Roger Cardinal coined the term outsider art in 1972 as an English-language parallel to art brut, the raw art or rough art Jean Dubuffet described earlier. Britannica defines it thus: “Any work of art produced by an untrained idiosyncratic artist who is typically unconnected to the conventional art world, not by choice but by circumstance.”
Henry Darger created a 15,145-page fantasy novel supplemented with about 300 pieces of visual art. Filmmaker Jessica Yu made the acclaimed documentary In the Realms of the Unreal about Darger and his magnum opus. Darger also features in the now out of print UIP book Self-taught & Outsider Art: The Anthony Petullo Collection. Unconventional art, meanwhile, continues to grow in popularity and critical esteem, a laudably democratizing impulse.
University and small presses have a long commitment to unconventional artists. Indeed, providing an outlet for the unconventional—whether in art, thought, or outlook—is a big part of what makes such publishers essential.
Darger’s Resources, by Michael Moon
Duke University Press
Given his disturbing subject matter and the extreme solitude he maintained throughout his life, critics have characterized Henry Darger as eccentric, deranged, and even dangerous, as an outsider artist compelled to create a fantasy universe. Contesting such pathologizing interpretations, Michael Moon looks to Darger’s resources, to the narratives and materials that inspired him and often found their way into his writing, drawings, and paintings. Moon finds an artist who reveled in the burgeoning popular culture of the early twentieth century, in its newspaper comic strips, pulp fiction, illustrated children’s books, and mass-produced religious art. Moon contends that Darger’s work deserves and rewards comparison with that of contemporaries of his, such as the “pulp historians” H. P. Lovecraft and Robert Howard, the Oz chronicler L. Frank Baum, and the newspaper cartoonist Bud Fisher.
Raw Creation: Outsider Art and Beyond, by John Maizels
A now-classic study, Raw Creation explores Outsider Art’s explosive influence on modern art. John Maizels traces how the art world celebrates the once-scorned works of visionaries, folk creators, spiritualists, recluses, the insane, and the socially marginalized.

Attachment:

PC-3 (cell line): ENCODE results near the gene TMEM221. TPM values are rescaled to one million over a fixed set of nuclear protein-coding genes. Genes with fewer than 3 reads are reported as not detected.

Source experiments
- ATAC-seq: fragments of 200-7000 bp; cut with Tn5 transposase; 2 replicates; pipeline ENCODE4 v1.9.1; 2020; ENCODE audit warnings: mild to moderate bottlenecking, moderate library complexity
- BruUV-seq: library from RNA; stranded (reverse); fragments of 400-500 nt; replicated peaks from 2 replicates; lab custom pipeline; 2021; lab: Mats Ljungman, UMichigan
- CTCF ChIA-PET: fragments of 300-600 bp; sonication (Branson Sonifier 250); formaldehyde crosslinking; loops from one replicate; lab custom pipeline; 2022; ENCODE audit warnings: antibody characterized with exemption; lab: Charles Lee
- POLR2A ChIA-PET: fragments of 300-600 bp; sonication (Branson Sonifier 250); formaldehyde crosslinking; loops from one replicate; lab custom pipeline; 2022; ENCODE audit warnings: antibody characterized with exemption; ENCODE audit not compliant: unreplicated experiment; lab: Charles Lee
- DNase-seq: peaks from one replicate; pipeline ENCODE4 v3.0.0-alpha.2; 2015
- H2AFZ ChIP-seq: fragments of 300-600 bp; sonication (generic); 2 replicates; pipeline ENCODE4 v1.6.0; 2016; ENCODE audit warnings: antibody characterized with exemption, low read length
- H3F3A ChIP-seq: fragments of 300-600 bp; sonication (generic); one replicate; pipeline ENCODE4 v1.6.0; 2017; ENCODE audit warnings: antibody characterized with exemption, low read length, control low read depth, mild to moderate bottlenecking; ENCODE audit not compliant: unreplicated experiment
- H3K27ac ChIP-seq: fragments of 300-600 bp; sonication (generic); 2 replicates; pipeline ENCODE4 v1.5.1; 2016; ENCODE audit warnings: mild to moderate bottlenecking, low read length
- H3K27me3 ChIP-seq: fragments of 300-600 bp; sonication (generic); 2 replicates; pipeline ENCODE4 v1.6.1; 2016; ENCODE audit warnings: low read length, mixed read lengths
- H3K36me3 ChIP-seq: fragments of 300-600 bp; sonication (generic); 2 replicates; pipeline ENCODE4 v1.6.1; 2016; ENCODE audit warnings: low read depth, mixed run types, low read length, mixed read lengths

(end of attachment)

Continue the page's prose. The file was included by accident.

Drawing in particular on Outsider Art’s influence on Jean Dubuffet and his Art Brut movement, Maizels looks at a wide range of work by self-taught and Outsider artists. The result is a fascinating account of human creativity.
The Colorful Apocalypse: Journeys in Outsider Art, by Greg Bottoms
University of Chicago Press
Beginning in Georgia with a trip to the Reverend Howard Finster’s famous Paradise Gardens, Greg Bottoms‘ journey is an unparalleled look into the lives and visionary works by self-taught evangelical artists whose beliefs and oeuvres occupy the gray area between madness and Christian ecstasy. Bottoms draws us into the worlds of such figures as William Thomas Thompson, a handicapped ex-millionaire who painted a 300-foot version of the Book of Revelation; Norbert Kox, an ex-member of the Outlaws biker gang who now lives as a recluse in rural Wisconsin and paints apocalyptic visual parables; and Myrtice West, who began painting to express the revelatory visions she had after her daughter was brutally murdered.
Groundwaters: A Century of Art by Self-Taught And Outsider Artists, by Charles Russell
Visionary art, art brut, art of the insane, naïve art, vernacular art, “raw vision”—what do all these and many other categories describe? An art made outside the boundaries of official culture, first recognized more than a century ago by German psychiatrists who appreciated the profound artistic expression in the work of institutionalized patients. Promoted by brilliant museum curators like Alfred Barr and artists like Jean Dubuffet, such work became a wellspring of modern and contemporary art. This volume brings together works by twelve of the most influential self-taught artists to emerge during the past century. Each represents a facet of the outsider art phenomenon, from mental patients like Adolf Wölfli and Martín Ramírez, through vernacular masters like Bill Traylor and Thornton Dial, to artists who seem to be in touch with other worlds, such as Madge Gill and Henry Darger.